Human immunodeficiency virus testing in patients with invasive cervical carcinoma: a prospective trial of the gynecologic oncology group


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Abstract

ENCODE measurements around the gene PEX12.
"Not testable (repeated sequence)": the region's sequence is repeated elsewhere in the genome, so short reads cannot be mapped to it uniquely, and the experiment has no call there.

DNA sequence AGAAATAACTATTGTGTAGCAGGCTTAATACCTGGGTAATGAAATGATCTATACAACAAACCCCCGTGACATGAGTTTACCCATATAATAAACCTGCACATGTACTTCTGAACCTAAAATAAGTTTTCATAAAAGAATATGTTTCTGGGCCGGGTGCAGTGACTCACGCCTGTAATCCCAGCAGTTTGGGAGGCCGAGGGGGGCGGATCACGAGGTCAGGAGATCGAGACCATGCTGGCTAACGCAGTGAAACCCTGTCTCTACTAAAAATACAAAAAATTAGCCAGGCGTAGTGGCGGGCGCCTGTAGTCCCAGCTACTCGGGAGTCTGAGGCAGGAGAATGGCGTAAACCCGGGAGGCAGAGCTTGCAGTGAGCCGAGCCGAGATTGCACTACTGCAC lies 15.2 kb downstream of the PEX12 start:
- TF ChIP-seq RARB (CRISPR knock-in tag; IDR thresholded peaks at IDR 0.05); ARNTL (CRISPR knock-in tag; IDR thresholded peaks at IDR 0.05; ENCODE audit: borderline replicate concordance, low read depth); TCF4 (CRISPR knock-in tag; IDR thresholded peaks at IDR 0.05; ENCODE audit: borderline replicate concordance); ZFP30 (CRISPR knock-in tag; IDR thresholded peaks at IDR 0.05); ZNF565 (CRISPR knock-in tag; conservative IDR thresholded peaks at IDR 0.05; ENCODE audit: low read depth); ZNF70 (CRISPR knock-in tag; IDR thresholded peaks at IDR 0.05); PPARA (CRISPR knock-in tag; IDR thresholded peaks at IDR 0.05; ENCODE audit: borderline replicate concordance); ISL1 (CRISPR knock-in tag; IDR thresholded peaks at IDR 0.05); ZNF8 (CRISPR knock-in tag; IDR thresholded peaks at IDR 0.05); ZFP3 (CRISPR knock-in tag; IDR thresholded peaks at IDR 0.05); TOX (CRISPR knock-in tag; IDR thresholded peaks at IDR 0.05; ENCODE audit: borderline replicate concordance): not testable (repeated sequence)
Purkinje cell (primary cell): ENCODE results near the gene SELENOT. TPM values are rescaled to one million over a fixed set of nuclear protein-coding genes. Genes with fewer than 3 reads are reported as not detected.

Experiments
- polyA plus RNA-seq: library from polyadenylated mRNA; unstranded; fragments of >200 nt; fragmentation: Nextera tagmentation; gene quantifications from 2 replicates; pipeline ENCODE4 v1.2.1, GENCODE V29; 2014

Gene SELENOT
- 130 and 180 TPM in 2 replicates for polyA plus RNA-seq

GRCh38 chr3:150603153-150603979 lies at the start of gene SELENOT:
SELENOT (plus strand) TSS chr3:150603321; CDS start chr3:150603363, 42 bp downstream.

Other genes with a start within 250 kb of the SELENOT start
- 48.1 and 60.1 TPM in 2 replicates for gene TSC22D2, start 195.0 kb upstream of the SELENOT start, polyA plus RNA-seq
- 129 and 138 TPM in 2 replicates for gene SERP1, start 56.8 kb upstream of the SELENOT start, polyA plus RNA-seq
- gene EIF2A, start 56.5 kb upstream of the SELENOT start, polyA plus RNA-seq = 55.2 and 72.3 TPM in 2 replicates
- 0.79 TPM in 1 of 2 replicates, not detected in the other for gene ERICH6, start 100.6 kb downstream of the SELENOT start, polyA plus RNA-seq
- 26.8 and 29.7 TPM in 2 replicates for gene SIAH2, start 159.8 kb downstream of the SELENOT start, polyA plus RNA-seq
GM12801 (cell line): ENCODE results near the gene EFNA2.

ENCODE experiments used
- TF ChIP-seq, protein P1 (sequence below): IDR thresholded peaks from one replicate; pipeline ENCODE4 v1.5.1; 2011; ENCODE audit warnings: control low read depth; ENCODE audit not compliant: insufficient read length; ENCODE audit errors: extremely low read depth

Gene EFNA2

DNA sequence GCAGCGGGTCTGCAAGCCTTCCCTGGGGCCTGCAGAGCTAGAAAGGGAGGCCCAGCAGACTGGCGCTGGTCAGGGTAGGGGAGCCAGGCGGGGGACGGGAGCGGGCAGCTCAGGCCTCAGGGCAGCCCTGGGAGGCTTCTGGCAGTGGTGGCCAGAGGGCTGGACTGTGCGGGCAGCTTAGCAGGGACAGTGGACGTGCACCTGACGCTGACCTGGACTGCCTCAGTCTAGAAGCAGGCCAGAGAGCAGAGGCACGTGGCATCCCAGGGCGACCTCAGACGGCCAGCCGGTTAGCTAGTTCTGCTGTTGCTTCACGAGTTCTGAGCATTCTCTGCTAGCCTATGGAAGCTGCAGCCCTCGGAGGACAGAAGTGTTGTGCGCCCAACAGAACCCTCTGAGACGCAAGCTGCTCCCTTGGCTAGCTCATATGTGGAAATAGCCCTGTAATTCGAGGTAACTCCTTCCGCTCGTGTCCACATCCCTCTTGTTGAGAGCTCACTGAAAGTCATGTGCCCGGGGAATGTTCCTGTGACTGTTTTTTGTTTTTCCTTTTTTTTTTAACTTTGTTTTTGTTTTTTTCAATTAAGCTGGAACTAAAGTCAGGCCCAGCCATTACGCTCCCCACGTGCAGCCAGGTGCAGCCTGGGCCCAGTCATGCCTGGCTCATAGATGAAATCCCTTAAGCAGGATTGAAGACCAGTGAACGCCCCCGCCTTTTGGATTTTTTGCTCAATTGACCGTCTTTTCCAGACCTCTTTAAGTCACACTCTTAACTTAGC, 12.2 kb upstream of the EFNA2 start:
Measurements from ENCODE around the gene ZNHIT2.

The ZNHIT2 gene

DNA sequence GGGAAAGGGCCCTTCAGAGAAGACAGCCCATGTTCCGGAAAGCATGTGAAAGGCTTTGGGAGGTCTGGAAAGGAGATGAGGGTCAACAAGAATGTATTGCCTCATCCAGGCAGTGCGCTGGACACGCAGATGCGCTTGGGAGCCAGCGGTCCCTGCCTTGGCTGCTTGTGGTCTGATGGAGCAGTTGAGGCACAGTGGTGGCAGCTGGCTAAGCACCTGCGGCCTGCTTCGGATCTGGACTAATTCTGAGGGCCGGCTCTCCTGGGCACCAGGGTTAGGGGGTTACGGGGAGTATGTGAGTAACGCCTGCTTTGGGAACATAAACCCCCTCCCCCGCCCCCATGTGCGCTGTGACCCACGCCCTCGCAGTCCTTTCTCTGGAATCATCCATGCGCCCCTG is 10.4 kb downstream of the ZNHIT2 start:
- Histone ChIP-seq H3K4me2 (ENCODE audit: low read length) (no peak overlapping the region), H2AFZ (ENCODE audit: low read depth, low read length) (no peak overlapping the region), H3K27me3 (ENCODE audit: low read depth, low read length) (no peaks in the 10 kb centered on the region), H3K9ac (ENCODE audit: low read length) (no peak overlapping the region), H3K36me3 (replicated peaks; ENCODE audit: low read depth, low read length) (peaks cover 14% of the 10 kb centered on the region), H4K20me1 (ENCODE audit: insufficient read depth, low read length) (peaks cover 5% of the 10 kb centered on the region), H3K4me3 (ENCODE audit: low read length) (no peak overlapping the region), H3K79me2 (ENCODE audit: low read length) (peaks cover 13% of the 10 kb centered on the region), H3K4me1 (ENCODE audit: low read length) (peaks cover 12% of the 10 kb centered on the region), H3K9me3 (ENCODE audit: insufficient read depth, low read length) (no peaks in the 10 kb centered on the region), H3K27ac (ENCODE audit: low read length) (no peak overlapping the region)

To determine the frequency of positive human immunodeficiency virus (HIV) serostatus among North American women 50 years of age or younger with invasive cervical cancer and to define their tolerance to treatment. Consenting patients with newly diagnosed invasive cervical cancer, age 50 or younger were tested by enzyme-linked immunosorbent assay. The study design anticipated that approximately 3% of patients would be HIV positive. After the accrual of 913 eligible and evaluable patients, interim analysis revealed that only 9/913 (∼1%) patients were HIV seropositive, indicating that it would not be feasible to achieve the study objective. The study was closed to further accrual. Between 1994 and 1997, the frequency of positive HIV serostatus among North American women with newly diagnosed cervical cancer was quite low. As a consequence, no evaluation of response to treatment or treatment tolerance can be made.

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